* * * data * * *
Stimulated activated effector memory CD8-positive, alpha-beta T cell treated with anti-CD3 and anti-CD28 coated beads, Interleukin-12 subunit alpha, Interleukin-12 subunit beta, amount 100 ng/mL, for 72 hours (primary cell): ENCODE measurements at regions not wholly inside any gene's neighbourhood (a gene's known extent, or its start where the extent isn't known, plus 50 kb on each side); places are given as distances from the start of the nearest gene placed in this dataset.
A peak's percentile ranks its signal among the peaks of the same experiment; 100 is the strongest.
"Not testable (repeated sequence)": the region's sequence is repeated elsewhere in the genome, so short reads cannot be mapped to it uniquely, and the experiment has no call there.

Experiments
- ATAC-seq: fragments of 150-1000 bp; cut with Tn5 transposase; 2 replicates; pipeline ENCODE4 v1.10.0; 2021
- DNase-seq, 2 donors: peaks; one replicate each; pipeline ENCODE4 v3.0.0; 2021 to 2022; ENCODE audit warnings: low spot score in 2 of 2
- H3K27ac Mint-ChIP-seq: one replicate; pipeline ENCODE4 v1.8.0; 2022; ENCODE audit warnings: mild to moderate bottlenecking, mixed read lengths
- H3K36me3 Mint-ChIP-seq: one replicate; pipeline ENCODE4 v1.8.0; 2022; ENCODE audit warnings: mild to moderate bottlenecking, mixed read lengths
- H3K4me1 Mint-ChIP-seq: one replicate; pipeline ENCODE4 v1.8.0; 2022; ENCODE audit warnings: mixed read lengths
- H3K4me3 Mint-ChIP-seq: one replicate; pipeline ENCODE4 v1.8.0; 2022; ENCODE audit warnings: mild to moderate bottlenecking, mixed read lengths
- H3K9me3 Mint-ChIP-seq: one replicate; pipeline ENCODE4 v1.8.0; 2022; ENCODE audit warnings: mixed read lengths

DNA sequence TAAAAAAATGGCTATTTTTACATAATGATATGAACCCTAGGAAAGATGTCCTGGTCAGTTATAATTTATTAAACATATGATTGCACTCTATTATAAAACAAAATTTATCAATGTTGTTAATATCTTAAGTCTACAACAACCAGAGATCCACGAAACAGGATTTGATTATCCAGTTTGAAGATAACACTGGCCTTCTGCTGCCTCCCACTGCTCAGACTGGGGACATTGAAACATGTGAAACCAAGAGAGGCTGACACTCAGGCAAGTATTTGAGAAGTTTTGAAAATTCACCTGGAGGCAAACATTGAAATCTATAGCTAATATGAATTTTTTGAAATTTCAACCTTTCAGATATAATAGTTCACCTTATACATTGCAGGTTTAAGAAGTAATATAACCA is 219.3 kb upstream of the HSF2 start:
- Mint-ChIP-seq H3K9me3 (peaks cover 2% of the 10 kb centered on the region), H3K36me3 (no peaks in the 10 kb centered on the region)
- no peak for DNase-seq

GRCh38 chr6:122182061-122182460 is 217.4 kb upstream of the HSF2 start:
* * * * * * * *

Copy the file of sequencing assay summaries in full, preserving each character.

Stimulated activated effector memory CD8-positive, alpha-beta T cell treated with anti-CD3 and anti-CD28 coated beads, Interleukin-12 subunit alpha, Interleukin-12 subunit beta, amount 100 ng/mL, for 72 hours (primary cell): ENCODE measurements at regions not wholly inside any gene's neighbourhood (a gene's known extent, or its start where the extent isn't known, plus 50 kb on each side); places are given as distances from the start of the nearest gene placed in this dataset.
A peak's percentile ranks its signal among the peaks of the same experiment; 100 is the strongest.
"Not testable (repeated sequence)": the region's sequence is repeated elsewhere in the genome, so short reads cannot be mapped to it uniquely, and the experiment has no call there.

Experiments
- ATAC-seq: fragments of 150-1000 bp; cut with Tn5 transposase; 2 replicates; pipeline ENCODE4 v1.10.0; 2021
- DNase-seq, 2 donors: peaks; one replicate each; pipeline ENCODE4 v3.0.0; 2021 to 2022; ENCODE audit warnings: low spot score in 2 of 2
- H3K27ac Mint-ChIP-seq: one replicate; pipeline ENCODE4 v1.8.0; 2022; ENCODE audit warnings: mild to moderate bottlenecking, mixed read lengths
- H3K36me3 Mint-ChIP-seq: one replicate; pipeline ENCODE4 v1.8.0; 2022; ENCODE audit warnings: mild to moderate bottlenecking, mixed read lengths
- H3K4me1 Mint-ChIP-seq: one replicate; pipeline ENCODE4 v1.8.0; 2022; ENCODE audit warnings: mixed read lengths
- H3K4me3 Mint-ChIP-seq: one replicate; pipeline ENCODE4 v1.8.0; 2022; ENCODE audit warnings: mild to moderate bottlenecking, mixed read lengths
- H3K9me3 Mint-ChIP-seq: one replicate; pipeline ENCODE4 v1.8.0; 2022; ENCODE audit warnings: mixed read lengths

DNA sequence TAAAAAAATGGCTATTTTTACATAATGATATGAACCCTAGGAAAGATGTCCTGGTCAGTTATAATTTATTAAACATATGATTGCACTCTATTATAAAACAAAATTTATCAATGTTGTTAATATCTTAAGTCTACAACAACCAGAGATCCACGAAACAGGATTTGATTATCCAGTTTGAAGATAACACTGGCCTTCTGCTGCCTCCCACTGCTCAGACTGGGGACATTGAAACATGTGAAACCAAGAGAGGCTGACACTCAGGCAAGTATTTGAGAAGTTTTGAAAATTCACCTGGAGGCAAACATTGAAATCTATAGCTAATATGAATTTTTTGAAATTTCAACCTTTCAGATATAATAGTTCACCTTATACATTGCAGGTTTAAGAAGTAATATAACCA is 219.3 kb upstream of the HSF2 start:
- Mint-ChIP-seq H3K9me3 (peaks cover 2% of the 10 kb centered on the region), H3K36me3 (no peaks in the 10 kb centered on the region)
- no peak for DNase-seq

GRCh38 chr6:122182061-122182460 is 217.4 kb upstream of the HSF2 start: